Lovecraft, H. P.
Lovecraft, H. P.
Lovecraft, H. P. (Howard Phillips Lovecraft), 1890–1937, American writer, b. Providence, R.I. A master of Gothic horror, fantasy, and science fiction of a most rococo variety, he is particularly noted for his many nightmarish short stories. Most of these are set in his native New England and many originally appeared in Weird Tales and other pulp magazines. Some of his best-known tales are part of the Cthulhu Mythos series written c.1925–35, in which he invents an entire mythology of earthly origins, gods, and hideous otherworldly creatures. His stories have been included in a wide variety of collections; among his novels are The Case of Charles Dexter Ward (1928) and At the Mountains of Madness (1931).
See P. Straub, ed., H. P. Lovecraft: Tales (2005); A. Derleth et al., ed., Selected Letters (5 vol., 1968–98); biographies by L. Sprague de Camp (1975), F. B. Long (1975), and S. T. Joshi (1982, repr. 2004).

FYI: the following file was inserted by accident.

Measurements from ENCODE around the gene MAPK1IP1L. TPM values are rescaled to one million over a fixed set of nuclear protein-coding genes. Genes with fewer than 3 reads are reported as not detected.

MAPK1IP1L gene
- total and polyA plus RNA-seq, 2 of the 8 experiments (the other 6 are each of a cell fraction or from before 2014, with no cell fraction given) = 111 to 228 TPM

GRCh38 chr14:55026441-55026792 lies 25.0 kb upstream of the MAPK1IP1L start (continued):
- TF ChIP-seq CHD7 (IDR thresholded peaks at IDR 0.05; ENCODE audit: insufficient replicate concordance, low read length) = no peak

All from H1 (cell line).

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Lovecraft, H. P. (Howard Philips) (Lawrence Appleton, Houdini, John J. Jones, Ames Dorrance Rowely, Edgar Softly, among many pen names)(1890–1937) writer; born in Providence, R.I. He was self-educated and lived in Providence all his life, working as a free-lance writer, journalist, and ghostwriter. From 1914 until 1918 he was an astrology columnist for the Evening News (Providence) and was the publisher of The Conservative magazine (1915–19; 1923). He was also president of the United Amateur Press Association (1917–18; 1923). Using many pen names, he contributed his supernatural/horror and science fiction/fantasy stories to various pulp magazines, but his reputation as a writer rests mainly on the 60 or so stories he published in Weird Tales starting in 1923. Although not much appreciated in his day, he came to attract a small, sometimes fanatical following both in America and abroad, particularly France.
The Cambridge Dictionary of American Biography, by John S. Bowman. Copyright © Cambridge University Press 1995. Reproduced with permission.